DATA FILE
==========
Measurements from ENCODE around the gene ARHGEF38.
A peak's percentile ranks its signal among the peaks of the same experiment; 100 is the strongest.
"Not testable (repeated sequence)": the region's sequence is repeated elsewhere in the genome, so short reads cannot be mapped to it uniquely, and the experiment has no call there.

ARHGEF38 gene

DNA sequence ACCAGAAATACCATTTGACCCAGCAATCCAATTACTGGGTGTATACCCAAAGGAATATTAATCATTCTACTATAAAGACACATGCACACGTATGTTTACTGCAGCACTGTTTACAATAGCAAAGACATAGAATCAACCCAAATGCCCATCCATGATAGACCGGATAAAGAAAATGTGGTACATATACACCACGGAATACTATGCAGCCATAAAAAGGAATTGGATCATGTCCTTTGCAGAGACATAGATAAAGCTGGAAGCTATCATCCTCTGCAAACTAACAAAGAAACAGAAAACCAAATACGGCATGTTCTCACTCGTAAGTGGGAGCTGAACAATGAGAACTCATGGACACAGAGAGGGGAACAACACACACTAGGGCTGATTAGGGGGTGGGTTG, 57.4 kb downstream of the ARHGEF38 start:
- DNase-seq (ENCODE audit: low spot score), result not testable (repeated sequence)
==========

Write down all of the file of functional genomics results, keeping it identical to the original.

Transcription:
Measurements from ENCODE around the gene ARHGEF38.
A peak's percentile ranks its signal among the peaks of the same experiment; 100 is the strongest.
"Not testable (repeated sequence)": the region's sequence is repeated elsewhere in the genome, so short reads cannot be mapped to it uniquely, and the experiment has no call there.

ARHGEF38 gene

DNA sequence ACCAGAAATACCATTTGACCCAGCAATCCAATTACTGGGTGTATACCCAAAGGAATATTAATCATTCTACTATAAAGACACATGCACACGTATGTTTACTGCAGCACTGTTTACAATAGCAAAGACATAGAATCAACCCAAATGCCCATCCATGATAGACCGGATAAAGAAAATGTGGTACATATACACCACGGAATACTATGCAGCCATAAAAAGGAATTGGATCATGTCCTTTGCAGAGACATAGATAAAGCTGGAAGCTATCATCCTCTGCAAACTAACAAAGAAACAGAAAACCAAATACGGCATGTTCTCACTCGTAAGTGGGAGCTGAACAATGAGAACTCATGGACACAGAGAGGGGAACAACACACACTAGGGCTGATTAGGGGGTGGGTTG, 57.4 kb downstream of the ARHGEF38 start:
- DNase-seq (ENCODE audit: low spot score), result not testable (repeated sequence)